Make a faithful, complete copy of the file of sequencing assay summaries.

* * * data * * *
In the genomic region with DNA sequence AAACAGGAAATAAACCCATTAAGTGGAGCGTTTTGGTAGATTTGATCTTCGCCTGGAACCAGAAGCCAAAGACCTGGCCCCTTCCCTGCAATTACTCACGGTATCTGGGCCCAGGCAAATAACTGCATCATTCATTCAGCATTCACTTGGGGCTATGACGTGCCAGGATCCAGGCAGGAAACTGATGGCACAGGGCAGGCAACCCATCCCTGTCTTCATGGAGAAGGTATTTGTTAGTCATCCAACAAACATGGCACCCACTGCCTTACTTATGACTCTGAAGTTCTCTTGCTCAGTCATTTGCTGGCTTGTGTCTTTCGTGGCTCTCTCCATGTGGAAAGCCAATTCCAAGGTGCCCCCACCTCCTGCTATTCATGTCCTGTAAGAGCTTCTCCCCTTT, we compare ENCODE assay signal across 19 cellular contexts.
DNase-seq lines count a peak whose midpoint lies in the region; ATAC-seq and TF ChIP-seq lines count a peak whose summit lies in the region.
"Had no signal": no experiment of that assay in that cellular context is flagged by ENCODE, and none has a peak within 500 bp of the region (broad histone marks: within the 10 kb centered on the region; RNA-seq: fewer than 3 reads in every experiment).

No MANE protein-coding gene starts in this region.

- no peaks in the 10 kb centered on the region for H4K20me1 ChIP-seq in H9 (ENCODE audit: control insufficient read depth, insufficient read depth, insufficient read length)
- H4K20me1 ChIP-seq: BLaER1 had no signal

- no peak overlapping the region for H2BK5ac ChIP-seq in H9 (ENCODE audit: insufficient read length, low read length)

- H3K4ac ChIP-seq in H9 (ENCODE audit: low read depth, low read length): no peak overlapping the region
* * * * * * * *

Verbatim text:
In the genomic region with DNA sequence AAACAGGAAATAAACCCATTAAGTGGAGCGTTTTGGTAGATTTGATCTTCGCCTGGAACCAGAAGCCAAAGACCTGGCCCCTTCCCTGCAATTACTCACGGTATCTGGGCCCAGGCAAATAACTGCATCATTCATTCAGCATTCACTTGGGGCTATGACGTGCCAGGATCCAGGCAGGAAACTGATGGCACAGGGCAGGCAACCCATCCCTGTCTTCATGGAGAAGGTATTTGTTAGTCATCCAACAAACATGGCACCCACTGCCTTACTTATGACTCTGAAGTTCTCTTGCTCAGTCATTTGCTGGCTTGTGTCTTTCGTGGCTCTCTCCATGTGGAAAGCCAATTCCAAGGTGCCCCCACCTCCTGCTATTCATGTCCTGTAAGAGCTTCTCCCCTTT, we compare ENCODE assay signal across 19 cellular contexts.
DNase-seq lines count a peak whose midpoint lies in the region; ATAC-seq and TF ChIP-seq lines count a peak whose summit lies in the region.
"Had no signal": no experiment of that assay in that cellular context is flagged by ENCODE, and none has a peak within 500 bp of the region (broad histone marks: within the 10 kb centered on the region; RNA-seq: fewer than 3 reads in every experiment).

No MANE protein-coding gene starts in this region.

- no peaks in the 10 kb centered on the region for H4K20me1 ChIP-seq in H9 (ENCODE audit: control insufficient read depth, insufficient read depth, insufficient read length)
- H4K20me1 ChIP-seq: BLaER1 had no signal

- no peak overlapping the region for H2BK5ac ChIP-seq in H9 (ENCODE audit: insufficient read length, low read length)

- H3K4ac ChIP-seq in H9 (ENCODE audit: low read depth, low read length): no peak overlapping the region